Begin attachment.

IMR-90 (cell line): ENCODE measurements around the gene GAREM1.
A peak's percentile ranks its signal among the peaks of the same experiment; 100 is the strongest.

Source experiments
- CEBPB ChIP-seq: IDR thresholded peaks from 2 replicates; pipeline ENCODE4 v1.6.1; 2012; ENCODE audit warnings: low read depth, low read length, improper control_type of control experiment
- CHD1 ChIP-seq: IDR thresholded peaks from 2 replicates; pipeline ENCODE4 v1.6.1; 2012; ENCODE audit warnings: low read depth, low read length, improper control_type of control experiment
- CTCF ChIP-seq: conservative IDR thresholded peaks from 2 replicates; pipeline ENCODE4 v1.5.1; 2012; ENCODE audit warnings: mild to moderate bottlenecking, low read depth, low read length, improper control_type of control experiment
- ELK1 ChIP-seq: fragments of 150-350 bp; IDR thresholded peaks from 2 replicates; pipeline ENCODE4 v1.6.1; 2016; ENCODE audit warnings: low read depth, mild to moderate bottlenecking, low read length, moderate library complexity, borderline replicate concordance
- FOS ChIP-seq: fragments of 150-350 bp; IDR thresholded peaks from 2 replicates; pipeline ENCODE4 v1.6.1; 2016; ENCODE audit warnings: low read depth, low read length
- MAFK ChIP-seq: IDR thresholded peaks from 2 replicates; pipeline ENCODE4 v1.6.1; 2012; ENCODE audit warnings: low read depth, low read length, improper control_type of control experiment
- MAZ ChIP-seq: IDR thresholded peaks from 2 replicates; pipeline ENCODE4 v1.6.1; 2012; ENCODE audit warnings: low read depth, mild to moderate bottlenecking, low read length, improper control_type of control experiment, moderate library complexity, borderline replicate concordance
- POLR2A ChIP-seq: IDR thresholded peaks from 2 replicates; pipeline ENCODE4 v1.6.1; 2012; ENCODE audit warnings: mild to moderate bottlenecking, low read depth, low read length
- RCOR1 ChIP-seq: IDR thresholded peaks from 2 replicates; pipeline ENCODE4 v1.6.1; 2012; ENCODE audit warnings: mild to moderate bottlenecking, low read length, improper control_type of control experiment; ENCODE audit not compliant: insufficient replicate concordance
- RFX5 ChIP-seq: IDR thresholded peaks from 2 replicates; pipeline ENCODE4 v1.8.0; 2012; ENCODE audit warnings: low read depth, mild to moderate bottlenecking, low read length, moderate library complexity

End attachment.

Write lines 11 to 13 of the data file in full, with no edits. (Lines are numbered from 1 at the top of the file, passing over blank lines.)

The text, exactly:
- POLR2A ChIP-seq: IDR thresholded peaks from 2 replicates; pipeline ENCODE4 v1.6.1; 2012; ENCODE audit warnings: mild to moderate bottlenecking, low read depth, low read length
- RCOR1 ChIP-seq: IDR thresholded peaks from 2 replicates; pipeline ENCODE4 v1.6.1; 2012; ENCODE audit warnings: mild to moderate bottlenecking, low read length, improper control_type of control experiment; ENCODE audit not compliant: insufficient replicate concordance
- RFX5 ChIP-seq: IDR thresholded peaks from 2 replicates; pipeline ENCODE4 v1.8.0; 2012; ENCODE audit warnings: low read depth, mild to moderate bottlenecking, low read length, moderate library complexity